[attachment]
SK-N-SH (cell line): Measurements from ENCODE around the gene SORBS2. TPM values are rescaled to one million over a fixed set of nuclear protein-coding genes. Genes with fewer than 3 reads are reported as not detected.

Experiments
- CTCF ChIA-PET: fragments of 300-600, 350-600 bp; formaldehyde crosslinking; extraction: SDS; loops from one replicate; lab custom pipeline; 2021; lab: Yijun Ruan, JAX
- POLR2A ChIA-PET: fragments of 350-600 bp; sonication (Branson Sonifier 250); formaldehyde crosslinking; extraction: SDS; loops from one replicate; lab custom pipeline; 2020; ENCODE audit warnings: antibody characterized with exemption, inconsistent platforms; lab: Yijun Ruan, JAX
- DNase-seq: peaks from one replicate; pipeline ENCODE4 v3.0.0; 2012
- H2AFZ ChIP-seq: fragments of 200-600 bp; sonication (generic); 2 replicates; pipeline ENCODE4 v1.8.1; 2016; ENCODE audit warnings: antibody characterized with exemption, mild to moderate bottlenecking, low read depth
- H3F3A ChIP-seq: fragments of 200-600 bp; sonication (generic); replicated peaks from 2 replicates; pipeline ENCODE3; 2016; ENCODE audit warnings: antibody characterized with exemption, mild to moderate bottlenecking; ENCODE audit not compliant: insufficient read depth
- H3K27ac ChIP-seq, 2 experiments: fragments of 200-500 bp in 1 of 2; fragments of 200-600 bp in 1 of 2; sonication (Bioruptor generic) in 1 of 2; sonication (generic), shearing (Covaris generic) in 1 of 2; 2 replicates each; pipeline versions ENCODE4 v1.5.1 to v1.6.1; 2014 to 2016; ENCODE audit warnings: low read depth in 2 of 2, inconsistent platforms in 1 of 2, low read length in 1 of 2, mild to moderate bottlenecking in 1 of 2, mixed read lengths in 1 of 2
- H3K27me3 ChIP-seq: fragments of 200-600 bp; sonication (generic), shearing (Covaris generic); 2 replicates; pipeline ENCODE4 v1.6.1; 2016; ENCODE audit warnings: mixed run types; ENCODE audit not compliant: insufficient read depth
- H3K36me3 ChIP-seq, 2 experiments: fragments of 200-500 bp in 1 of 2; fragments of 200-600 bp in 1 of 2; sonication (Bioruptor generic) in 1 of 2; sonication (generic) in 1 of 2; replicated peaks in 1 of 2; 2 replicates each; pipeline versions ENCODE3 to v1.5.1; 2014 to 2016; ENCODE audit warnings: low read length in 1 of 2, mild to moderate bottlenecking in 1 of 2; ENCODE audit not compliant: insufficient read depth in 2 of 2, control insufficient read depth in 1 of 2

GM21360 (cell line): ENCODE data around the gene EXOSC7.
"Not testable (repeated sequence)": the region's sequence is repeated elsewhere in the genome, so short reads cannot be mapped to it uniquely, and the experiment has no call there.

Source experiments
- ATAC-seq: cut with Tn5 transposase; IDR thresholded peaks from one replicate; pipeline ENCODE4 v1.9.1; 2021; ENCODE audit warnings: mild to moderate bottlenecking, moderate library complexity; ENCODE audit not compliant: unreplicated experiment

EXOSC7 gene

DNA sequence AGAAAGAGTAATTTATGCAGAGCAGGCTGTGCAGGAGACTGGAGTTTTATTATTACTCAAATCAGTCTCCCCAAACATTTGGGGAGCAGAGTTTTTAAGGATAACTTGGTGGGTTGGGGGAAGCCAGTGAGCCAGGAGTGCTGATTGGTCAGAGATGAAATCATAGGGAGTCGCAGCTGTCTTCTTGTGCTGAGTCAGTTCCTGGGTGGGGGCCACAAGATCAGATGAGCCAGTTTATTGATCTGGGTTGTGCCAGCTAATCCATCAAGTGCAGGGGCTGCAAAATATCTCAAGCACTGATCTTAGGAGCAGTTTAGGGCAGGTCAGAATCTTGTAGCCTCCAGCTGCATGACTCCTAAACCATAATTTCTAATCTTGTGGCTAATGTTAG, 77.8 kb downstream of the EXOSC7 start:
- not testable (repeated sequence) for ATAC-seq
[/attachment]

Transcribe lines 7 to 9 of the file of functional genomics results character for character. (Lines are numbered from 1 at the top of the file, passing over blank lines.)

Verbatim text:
- H3F3A ChIP-seq: fragments of 200-600 bp; sonication (generic); replicated peaks from 2 replicates; pipeline ENCODE3; 2016; ENCODE audit warnings: antibody characterized with exemption, mild to moderate bottlenecking; ENCODE audit not compliant: insufficient read depth
- H3K27ac ChIP-seq, 2 experiments: fragments of 200-500 bp in 1 of 2; fragments of 200-600 bp in 1 of 2; sonication (Bioruptor generic) in 1 of 2; sonication (generic), shearing (Covaris generic) in 1 of 2; 2 replicates each; pipeline versions ENCODE4 v1.5.1 to v1.6.1; 2014 to 2016; ENCODE audit warnings: low read depth in 2 of 2, inconsistent platforms in 1 of 2, low read length in 1 of 2, mild to moderate bottlenecking in 1 of 2, mixed read lengths in 1 of 2
- H3K27me3 ChIP-seq: fragments of 200-600 bp; sonication (generic), shearing (Covaris generic); 2 replicates; pipeline ENCODE4 v1.6.1; 2016; ENCODE audit warnings: mixed run types; ENCODE audit not compliant: insufficient read depth